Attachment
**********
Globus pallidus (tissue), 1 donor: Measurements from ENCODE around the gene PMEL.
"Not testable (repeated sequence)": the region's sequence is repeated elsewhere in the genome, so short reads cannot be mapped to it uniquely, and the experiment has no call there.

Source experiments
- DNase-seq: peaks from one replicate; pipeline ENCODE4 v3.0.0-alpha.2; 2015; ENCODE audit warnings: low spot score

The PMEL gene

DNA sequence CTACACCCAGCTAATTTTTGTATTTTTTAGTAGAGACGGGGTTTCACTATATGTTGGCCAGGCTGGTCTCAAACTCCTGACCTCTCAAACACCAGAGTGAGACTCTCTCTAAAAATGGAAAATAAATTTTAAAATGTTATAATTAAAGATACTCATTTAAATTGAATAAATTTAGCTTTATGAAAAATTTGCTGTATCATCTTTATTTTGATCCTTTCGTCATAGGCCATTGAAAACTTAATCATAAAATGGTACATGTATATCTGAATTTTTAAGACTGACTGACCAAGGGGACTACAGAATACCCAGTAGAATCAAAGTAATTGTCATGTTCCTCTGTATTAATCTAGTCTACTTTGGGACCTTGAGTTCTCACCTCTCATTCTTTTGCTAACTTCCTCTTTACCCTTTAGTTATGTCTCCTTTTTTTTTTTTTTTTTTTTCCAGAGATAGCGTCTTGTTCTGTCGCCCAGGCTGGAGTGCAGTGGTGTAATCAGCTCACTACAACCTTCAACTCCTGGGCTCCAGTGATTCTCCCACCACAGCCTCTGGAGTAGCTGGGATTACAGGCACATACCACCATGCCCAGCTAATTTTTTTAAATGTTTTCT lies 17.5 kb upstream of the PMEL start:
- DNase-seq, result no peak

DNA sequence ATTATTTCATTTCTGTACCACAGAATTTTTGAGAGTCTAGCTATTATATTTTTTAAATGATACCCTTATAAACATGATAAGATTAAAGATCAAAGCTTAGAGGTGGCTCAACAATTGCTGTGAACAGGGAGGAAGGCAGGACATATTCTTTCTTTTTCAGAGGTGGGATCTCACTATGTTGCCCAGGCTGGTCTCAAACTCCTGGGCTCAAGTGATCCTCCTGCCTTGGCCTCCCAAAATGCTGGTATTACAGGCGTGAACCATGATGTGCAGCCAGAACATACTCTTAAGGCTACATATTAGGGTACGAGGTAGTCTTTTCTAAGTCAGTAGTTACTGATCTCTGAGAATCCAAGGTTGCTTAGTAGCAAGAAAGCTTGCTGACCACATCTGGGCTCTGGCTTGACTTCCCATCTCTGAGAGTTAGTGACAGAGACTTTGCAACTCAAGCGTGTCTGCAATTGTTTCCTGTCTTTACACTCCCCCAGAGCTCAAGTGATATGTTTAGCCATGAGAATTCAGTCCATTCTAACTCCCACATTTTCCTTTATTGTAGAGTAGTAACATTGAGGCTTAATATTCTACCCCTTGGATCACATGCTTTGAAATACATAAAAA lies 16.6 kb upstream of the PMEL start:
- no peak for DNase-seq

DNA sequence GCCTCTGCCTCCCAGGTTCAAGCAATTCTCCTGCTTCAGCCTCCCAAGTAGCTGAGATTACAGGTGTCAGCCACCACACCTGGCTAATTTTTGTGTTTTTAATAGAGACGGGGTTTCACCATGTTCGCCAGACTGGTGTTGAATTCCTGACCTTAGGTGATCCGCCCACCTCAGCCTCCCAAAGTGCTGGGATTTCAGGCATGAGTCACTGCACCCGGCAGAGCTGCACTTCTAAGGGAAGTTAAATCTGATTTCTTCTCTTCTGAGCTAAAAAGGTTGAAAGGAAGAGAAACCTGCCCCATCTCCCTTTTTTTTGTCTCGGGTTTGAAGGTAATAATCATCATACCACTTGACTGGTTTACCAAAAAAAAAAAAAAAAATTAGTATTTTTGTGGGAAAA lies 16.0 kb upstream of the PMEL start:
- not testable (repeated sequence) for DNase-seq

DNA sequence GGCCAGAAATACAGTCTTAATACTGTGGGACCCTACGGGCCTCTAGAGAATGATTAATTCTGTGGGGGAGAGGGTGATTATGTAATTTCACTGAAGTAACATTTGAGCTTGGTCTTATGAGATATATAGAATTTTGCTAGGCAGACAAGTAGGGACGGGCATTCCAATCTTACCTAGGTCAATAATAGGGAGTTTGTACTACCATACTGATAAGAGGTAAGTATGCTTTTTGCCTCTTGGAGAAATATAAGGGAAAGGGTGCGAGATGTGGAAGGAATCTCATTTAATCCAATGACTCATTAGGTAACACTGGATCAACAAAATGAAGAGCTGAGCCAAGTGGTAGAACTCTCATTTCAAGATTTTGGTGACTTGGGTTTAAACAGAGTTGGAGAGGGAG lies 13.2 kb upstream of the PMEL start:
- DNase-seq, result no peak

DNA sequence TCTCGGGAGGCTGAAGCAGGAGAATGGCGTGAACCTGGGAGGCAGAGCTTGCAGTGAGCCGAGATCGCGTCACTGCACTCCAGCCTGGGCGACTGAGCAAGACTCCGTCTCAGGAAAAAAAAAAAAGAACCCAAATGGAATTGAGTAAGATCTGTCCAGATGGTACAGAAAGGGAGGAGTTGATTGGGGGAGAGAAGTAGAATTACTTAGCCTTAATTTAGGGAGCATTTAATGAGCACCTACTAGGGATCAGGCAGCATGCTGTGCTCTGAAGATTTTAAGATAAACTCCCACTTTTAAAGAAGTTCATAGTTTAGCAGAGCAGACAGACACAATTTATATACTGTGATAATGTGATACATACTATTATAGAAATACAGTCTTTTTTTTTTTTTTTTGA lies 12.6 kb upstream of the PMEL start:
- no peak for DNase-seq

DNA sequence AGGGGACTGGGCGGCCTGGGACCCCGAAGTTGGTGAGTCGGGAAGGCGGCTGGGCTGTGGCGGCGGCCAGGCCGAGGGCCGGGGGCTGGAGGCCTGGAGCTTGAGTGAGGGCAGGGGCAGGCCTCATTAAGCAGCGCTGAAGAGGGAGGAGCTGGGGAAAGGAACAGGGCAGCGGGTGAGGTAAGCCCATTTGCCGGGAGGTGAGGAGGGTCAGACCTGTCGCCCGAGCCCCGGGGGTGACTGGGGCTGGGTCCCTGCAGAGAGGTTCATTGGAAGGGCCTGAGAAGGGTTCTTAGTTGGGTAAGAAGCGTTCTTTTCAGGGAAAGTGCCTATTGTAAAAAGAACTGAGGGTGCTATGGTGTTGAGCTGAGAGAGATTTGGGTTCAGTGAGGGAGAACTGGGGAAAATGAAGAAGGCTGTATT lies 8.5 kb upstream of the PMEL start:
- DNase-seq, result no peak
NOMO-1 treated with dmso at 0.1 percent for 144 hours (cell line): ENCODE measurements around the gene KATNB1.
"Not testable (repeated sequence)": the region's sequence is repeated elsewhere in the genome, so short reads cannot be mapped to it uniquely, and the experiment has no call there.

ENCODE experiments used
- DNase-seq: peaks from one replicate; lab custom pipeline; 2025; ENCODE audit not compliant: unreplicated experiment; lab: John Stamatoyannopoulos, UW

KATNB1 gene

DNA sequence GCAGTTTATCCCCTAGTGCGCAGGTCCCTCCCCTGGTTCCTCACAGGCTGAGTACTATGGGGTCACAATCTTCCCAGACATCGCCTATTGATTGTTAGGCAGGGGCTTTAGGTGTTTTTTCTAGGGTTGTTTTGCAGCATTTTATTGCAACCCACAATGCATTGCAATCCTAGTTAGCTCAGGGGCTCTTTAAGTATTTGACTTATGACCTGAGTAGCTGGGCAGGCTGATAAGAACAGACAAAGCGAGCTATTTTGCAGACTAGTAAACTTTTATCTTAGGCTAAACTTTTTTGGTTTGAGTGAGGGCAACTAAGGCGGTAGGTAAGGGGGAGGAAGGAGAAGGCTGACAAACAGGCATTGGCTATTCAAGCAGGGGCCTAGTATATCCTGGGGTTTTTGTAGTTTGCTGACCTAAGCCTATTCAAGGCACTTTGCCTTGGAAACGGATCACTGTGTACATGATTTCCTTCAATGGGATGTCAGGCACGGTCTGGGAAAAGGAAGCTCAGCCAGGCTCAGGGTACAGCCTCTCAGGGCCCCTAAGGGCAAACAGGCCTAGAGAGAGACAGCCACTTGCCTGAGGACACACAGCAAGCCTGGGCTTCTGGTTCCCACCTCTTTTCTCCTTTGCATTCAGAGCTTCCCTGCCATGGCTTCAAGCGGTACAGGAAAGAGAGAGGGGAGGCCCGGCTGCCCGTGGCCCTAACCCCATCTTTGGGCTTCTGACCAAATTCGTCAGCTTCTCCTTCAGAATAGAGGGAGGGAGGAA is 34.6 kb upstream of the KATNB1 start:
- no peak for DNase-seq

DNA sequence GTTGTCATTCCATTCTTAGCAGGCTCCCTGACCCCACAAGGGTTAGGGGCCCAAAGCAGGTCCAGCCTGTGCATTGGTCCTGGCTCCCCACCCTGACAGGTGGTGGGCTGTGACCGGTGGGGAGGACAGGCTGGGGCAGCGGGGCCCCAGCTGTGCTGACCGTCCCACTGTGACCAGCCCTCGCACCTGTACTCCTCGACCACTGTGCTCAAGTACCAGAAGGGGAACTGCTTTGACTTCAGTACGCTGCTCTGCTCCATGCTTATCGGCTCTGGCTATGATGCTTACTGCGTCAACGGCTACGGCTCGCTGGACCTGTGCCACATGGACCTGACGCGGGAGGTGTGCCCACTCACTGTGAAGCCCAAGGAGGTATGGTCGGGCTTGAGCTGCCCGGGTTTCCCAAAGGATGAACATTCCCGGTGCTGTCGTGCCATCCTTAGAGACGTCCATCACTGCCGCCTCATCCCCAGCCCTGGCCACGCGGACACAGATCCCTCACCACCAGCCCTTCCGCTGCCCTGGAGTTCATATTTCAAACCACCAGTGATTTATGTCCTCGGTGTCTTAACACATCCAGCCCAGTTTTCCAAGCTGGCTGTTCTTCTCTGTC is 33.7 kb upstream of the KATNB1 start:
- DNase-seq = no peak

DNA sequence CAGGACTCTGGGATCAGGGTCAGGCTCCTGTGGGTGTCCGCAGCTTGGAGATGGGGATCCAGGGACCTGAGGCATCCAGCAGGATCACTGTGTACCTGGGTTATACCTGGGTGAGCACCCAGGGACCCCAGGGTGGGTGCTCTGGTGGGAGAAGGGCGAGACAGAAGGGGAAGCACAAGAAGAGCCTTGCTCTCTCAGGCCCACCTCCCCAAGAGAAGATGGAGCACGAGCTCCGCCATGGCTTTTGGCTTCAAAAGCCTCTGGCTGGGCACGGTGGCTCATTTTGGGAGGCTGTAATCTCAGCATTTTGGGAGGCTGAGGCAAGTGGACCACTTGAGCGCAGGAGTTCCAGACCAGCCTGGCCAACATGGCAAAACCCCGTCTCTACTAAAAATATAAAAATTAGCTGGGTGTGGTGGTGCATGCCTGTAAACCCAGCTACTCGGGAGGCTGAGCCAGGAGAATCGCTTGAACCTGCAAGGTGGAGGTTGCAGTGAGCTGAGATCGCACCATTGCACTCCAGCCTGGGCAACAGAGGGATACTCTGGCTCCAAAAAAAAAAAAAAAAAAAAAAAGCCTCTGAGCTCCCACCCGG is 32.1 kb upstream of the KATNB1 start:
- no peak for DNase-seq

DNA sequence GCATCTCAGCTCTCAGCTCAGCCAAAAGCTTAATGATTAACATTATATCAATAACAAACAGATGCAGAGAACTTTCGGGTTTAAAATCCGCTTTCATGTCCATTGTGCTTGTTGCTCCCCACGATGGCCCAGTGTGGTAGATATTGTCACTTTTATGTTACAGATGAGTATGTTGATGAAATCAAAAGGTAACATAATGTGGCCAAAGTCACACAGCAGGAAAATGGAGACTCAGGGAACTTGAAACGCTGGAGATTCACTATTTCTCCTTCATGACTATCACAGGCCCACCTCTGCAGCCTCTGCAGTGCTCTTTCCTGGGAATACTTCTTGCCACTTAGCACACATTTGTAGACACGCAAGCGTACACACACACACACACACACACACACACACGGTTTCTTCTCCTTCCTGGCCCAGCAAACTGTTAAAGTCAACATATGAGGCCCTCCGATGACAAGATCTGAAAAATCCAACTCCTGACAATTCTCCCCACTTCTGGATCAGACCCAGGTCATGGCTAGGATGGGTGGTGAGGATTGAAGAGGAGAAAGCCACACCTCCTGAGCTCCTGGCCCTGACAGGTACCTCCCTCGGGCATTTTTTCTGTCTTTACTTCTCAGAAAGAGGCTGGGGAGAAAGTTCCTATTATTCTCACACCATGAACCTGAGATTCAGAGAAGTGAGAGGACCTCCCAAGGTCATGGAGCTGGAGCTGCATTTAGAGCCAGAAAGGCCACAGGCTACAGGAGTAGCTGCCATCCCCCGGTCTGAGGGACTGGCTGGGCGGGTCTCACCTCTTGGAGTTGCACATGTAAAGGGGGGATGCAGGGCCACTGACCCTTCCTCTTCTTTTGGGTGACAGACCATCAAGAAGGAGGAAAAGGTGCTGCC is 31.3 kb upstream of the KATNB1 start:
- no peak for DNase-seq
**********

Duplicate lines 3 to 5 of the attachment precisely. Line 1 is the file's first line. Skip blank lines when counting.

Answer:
Source experiments
- DNase-seq: peaks from one replicate; pipeline ENCODE4 v3.0.0-alpha.2; 2015; ENCODE audit warnings: low spot score

The PMEL gene